|Lowest Recommended Age:||High School|
|MPAA Rating:||Rated PG-13 for sexuality including references, drug content, violence and some strong language|
|Profanity:||Some strong language|
|Nudity/Sex:||Sexual references and situations|
|Alcohol/Drugs:||Drinking, references to teen drinking and drug use and drug dealing|
|Violence/Scariness:||Murders and attempted murders, guns, car crash, peril and scary surprises|
|Diversity Issues:||Diverse characters|
|Movie Release Date:||March 14, 2014|
|DVD Release Date:||May 5, 2014|
NOTE: I can’t pretend any objectivity here — I am a fan of the television series, a Kickstarter supporter of the film, and a friend of one of the producers. I think I would have been capable of writing a bad review if the film was a disappointment, but thankfully it was even better than I hoped. With that caveat, on to the review:
“Veronica Mars” manages the near-impossible in exceeding the hopes of three different audiences: passionate fans of the three-year television series about a teen-aged detective who wanted more of the same, passionate fans of the television series who wanted to see what happened when the characters grew up, and the much bigger group — people who had never seen the series and did not even remember that there was one.
Writer/director Rob Thomas created the Veronica Mars television series, starring Kristen Bell (“Frozen”) as a teenager whose father was the sheriff of Neptune, California, until he was pushed out of office by a corrupt alliance between government and the local business. He became a private investigator, and Veronica began investigating, too, from the murder of her best friend and a school bus crash to hectoring and blackmail via social media. Like its better-known contemporary “Buffy,” the lead character was a smart, tough, capable teenaged girl coping with the intensity of adolescent traumas externalized as major, life-threatening events, all approached with equal resolve, equanimity, steadfast friends, a love triangle, and quippy dialogue. And it has a surprisingly sharp and astute portrayal of social and economic divisions. A large part of the appeal of the series was in watching Bell deliver a continuous stream of mots juste, with a “Gilmore Girls” depth of immersion in pop culture and understated wit. Fans included Stephen King, who described the series as, “Nancy Drew meets Philip Marlowe, and the result is pure nitro. Why is Veronica Mars so good? It bears little resemblance to life as I know it, but I can’t take my eyes off the damn thing.” A Kickstarter campaign for this film intended to raise $2 million raised $5 million and the results are likely to resonate throughout Hollywood, creating a powerful alternative to the current system for greenlighting film projects.
A two-minute recap brings us up to date. Veronica now lives in New York, a recent law school graduate, living happily with Piz (Chris Lowell), one of her love interests back on the show, who has moved on from a high school radio job to working at NPR (“This American Life’s” Ira Glass shows up for one of several star cameos). She is interviewing at prestigious New York law firms and happy to be creating a new life for herself. And then she is called back to Neptune. Her other former love interest, Logan (Jason Dohring) is suspected of murdering his girlfriend, their high school classmate, who had become a pop star. She promises Piz she will just go back long enough to get Logan a lawyer, but keeps extending her stay as she gets caught up, first in finding that “plausible alternative” to present to the jury, and then in finding out who really did it.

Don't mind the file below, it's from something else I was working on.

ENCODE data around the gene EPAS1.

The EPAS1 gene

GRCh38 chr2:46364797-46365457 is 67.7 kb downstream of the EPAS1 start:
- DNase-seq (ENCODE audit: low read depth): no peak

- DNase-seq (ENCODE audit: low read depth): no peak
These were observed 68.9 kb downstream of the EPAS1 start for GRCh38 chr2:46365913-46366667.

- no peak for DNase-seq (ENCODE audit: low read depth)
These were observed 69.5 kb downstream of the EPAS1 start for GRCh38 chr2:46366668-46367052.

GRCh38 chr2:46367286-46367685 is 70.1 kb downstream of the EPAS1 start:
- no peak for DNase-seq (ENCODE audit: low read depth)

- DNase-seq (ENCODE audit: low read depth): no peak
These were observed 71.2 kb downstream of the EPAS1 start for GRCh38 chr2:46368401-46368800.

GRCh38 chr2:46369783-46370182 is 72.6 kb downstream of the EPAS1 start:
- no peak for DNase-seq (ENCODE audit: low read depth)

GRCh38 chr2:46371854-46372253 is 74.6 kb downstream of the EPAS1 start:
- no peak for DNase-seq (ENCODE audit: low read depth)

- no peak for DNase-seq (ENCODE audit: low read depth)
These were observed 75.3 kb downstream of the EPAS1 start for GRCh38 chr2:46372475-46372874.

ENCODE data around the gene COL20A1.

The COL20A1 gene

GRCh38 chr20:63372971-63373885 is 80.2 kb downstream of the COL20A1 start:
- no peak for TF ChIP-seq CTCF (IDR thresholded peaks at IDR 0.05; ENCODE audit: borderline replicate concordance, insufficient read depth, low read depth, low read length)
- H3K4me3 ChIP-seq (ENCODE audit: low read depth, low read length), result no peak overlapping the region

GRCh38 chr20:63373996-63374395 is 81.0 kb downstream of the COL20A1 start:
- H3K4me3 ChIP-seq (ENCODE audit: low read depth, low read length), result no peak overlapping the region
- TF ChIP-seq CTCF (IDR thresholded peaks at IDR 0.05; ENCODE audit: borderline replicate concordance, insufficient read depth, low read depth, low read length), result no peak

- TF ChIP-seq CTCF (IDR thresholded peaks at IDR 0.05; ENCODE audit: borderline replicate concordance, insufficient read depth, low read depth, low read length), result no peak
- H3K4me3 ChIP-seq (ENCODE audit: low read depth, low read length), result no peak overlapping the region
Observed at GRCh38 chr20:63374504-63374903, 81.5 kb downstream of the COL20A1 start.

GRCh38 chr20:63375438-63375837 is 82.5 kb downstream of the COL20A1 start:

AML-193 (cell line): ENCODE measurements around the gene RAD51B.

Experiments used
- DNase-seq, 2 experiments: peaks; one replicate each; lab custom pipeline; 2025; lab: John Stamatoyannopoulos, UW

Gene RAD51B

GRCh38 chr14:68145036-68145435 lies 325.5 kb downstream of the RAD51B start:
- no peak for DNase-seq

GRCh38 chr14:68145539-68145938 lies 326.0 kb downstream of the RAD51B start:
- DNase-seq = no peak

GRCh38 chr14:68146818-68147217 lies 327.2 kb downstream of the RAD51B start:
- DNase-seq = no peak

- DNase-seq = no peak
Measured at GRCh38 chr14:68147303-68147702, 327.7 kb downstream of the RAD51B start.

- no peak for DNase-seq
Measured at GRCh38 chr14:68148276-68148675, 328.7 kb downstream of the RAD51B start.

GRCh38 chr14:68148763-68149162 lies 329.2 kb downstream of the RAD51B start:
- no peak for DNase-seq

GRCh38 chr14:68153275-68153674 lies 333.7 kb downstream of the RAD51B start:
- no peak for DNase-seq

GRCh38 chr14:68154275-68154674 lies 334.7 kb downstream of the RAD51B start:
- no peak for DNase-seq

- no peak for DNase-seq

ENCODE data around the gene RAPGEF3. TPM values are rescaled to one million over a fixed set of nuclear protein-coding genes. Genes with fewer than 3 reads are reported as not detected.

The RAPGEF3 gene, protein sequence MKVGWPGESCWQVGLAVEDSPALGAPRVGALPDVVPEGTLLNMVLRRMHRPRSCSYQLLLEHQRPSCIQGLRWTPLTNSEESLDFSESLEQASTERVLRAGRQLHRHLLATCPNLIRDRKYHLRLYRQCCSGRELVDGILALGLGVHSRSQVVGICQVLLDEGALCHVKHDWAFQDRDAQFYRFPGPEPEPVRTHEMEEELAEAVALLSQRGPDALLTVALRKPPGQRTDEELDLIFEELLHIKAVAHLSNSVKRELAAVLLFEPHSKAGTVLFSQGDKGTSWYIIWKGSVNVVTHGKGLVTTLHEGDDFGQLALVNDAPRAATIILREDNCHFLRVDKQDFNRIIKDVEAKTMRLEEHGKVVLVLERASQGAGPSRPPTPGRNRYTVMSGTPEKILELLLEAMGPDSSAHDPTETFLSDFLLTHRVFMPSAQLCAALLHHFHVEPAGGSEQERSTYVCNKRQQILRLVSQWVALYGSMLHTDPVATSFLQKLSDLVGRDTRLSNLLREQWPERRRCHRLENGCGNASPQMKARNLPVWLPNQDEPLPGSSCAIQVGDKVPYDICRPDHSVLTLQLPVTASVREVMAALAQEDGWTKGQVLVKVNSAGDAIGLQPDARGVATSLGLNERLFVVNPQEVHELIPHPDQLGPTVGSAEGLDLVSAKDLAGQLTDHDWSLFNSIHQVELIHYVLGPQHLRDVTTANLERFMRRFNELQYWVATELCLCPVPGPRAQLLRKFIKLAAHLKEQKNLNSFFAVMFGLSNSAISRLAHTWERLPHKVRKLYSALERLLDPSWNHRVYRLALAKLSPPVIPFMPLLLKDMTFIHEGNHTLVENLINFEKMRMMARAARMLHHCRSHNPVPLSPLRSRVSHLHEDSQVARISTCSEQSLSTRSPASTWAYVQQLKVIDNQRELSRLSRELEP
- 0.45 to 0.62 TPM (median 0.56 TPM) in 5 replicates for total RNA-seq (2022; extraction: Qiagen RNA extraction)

The mystery is absorbing, but it is the depth of characters and richness of the relationships that makes this movie so effective. Bell knows this character so well and inhabits her so fully that it lends depth to the bigger mystery — who will Veronica decide to be? Series co-stars like Enrico Colantoni as Veronica’s father, Tina Majorino and Francis Capra as old friends, and Ryan Hansen and Ken Marino as old frenemies are stand-outs, there are quick cameos from Bell’s real-life husband Dax Shepard and Justin Long, and James Franco contributes a very funny meta-moment as himself (stay past the credits for more). But the star here is Thomas, who has a sure hand in blending the drama, mystery, romance, and wit. Fifteen minutes in, I was a marshmallow.
Parents should know that this film includes brutal murders and attempted murders, guns, drowning, car crashes, some scary surprises and disturbing images, references to teen partying including drugs, sexual references and situation, and some strong and crude language.
Family discussion: Which character changed the most in ten years? What television series would you like to see brought back via Kickstarter?
If you like this, try: the “Veronica Mars” television series and the classic “Thin Man” movies